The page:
TUESDAY, July 26, 2016 – The odds of surviving a stroke are slightly better for patients treated at hospitals with a specialized stroke department, known as primary stroke centers, a new study finds. But that benefit was only seen if stroke patients got to a stroke center in less than 90 minutes, the study authors said. "Treatment of stroke is very time sensitive. As the saying goes, time is brain," said lead researcher Dr. Kimon Bekelis. "So the faster you intervene, the faster the patient recovers," he said. Bekelis is an instructor at the Dartmouth Institute for Health Policy and Clinical Practice at Dartmouth-Hitchcock Medical Center in Lebanon, N.H. Primary stroke centers provide integrated care, including timely administration of medications, such as the clot-busting drug tPA (tissue plasminogen activator, also known as alteplase). They also offer special procedures to reduce the ... Read more

Related support groups: Ischemic Stroke, Transient Ischemic Attack, Ischemic Stroke - Prophylaxis, Thromboembolic Stroke Prophylaxis, Intracranial Hemorrhage, Activase, Alteplase, Cathflo Activase

FDA Renews Call to Reduce Salt in Processed Foods

Posted 22 Jul 2016 by Drugs.com

FRIDAY, July 22, 2016 – Americans eat way too much salt, and one reason why is that processed and prepared foods have a lot of hidden salt, the U.S. Food and Drug Administration says. But proposed new guidelines for food manufacturers and restaurants – first announced early in June – may change that. The FDA is asking food makers and eating establishments to voluntarily reduce salt levels in their products to help reduce Americans' high salt intake. The draft guidelines target these sources of salt with the goal of reducing Americans' average daily salt intake from 3,400 milligrams (mg) a day to 2,300 mg a day. "It's no easy task for consumers to consume the recommended amount of sodium in their diets," Susan Mayne, director of FDA's Center for Food Safety and Applied Nutrition, said in an agency news release. "We want to help reduce the amount of sodium across the entire food supply ... Read more

Related support groups: High Blood Pressure, Hypertension, Heart Disease, Ischemic Stroke, Dietary Supplementation, Transient Ischemic Attack, Prevention of Cardiovascular Disease, Ischemic Stroke - Prophylaxis, Cardiovascular Risk Reduction, Hypertensive Heart Disease

Living Past 90 Doesn't Doom You to Disease, Disability

Posted 21 Jul 2016 by Drugs.com

THURSDAY, July 20, 2016 – What if you could live well into your 90s and still be in good health? A new study suggests that may be possible, particularly if you have good genes. "Chronic disease is not an inevitable part of aging," said Dr. Sofiya Milman, an assistant professor of medicine at the Albert Einstein College of Medicine in New York City. "An extended period of good health can accompany a long life span and is an achievable goal." Milman is one of the authors of a U.S. National Institutes of Health-funded study on aging. Americans are living longer than ever. In 2014, the average life expectancy at birth had reached nearly 79 years, according to the U.S. National Center for Health Statistics. A century earlier, it was just slightly over 54 years. But gains in "health span – the period of time that people live in good health – have not kept pace with longevity, the study ... Read more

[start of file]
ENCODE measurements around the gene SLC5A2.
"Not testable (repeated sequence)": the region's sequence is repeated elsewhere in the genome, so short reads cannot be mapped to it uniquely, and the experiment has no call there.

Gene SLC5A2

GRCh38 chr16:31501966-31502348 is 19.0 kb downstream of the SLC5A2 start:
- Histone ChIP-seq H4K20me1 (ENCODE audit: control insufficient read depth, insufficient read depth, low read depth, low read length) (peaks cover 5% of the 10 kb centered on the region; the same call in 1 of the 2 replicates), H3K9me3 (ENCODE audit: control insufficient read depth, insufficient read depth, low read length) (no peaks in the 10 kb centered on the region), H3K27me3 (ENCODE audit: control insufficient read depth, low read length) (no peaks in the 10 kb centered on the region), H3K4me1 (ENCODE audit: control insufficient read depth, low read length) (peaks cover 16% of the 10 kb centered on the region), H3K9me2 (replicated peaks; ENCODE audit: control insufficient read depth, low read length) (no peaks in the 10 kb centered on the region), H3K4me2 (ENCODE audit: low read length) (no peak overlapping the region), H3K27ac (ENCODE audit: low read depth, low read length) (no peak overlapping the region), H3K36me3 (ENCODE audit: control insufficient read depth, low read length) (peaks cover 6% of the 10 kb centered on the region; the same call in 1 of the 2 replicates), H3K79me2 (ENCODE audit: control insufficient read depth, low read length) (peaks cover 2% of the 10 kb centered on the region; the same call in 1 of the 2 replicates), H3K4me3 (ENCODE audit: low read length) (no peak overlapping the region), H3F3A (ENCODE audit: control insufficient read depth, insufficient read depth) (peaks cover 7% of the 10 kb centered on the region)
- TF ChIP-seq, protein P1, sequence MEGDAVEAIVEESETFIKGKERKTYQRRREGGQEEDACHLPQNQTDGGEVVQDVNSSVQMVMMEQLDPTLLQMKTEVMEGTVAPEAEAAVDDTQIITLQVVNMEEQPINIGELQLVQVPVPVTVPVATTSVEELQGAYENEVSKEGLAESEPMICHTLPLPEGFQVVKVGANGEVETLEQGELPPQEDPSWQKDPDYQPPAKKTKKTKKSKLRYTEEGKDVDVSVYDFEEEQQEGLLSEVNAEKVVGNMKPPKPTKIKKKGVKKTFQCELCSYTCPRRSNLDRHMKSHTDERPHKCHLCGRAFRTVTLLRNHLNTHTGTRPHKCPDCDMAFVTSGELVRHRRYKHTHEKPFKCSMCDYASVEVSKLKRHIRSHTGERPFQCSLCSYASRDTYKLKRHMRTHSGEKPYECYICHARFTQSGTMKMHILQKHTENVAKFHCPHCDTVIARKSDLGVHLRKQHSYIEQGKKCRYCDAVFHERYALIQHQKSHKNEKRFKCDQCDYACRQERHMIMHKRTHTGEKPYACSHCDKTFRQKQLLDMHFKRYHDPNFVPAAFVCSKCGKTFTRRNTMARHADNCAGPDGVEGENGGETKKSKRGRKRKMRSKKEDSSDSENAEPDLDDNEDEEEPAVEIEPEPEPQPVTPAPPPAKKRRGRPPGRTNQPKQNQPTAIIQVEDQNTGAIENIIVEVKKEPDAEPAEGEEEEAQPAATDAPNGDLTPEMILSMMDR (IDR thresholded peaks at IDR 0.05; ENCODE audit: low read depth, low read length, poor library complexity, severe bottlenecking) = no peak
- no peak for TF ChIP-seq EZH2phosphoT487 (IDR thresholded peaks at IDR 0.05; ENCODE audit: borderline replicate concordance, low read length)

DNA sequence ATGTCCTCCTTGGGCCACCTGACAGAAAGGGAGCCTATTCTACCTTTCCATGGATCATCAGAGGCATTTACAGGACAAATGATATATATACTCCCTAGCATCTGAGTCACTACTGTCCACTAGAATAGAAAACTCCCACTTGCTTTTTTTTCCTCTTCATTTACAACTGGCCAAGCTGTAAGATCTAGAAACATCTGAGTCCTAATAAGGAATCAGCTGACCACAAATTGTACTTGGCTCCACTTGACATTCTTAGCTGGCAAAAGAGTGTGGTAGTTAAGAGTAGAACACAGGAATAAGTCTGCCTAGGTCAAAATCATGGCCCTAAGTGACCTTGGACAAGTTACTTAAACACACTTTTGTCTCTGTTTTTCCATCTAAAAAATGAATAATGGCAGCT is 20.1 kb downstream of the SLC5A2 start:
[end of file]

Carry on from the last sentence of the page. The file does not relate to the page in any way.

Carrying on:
Related support groups: Diabetes, Type 2, Cancer, Ischemic Stroke, Osteoporosis, Transient Ischemic Attack, Fracture, bone, Prevention of Osteoporosis, Diabetes Mellitus, Prevention of Cardiovascular Disease, Ischemic Stroke - Prophylaxis, Cardiovascular Risk Reduction, Prevention of Fractures

9 Out of 10 Strokes Could Be Prevented, Study Finds

Posted 16 Jul 2016 by Drugs.com

FRIDAY, July 15, 2016 – Stroke is a leading cause of death and disability but the vast majority of strokes are preventable, according to a new study. Researchers discovered that 10 controllable risk factors account for 90 percent of all strokes worldwide. Of these modifiable risk factors, high blood pressure (hypertension) is the most important. "The study confirms that hypertension is the most important modifiable risk factor in all regions, and the key target in reducing the burden of stroke globally," said study co-leader Dr. Martin O'Donnell. He is an associate clinical professor in the Population Health Research Institute at McMaster University in Hamilton, Canada, and the HRB-Clinical Research Facility in Galway, Ireland. Preventing strokes is a major public health priority and strategies for reducing people's risk should be based on key preventable causes of stroke, the ... Read more

Related support groups: High Blood Pressure, Obesity, Anxiety and Stress, Diabetes, Type 2, Hypertension, Smoking, Ischemic Stroke, High Cholesterol, Smoking Cessation, Transient Ischemic Attack, Pre-Diabetes, Alcoholism, Diabetes Mellitus, Ischemic Stroke - Prophylaxis, Intracranial Hemorrhage, Abnormal Glucose Tolerance, Hypertensive Heart Disease, Acute Alcohol Intoxication

Health Before a Stroke Is Big Predictor of Second Attack

Posted 15 Jul 2016 by Drugs.com

THURSDAY, July 14, 2016 – Stroke survivors who had high blood pressure or other heart risk factors before their stroke may be at greater risk for another stroke and dementia years later, a new Dutch study finds. "We already know that stroke patients have an increased risk of recurrent stroke and dementia," explained study senior author Dr. M. Arfan Ikram. "What we didn't know was whether this increased risk persists for a long time after stroke, and whether heart disease risk factors present before the first stroke influenced the risk of recurrent strokes or dementia," he added. "Our study found these risk factors influence future stroke and dementia, and the risks persist for an extended period in some patients," Ikram said in an American Heart Association news release. He's associate professor in the department of epidemiology, neurology and radiology at Erasmus University Medical ... Read more

Related support groups: Ischemic Stroke, Dementia, Alzheimer's Disease, Transient Ischemic Attack, Mild Cognitive Impairment, Ischemic Stroke - Prophylaxis, Arteriosclerotic Dementia, Thromboembolic Stroke Prophylaxis, Intracranial Hemorrhage, Drug-Induced Dementia, Lewy Body Dementia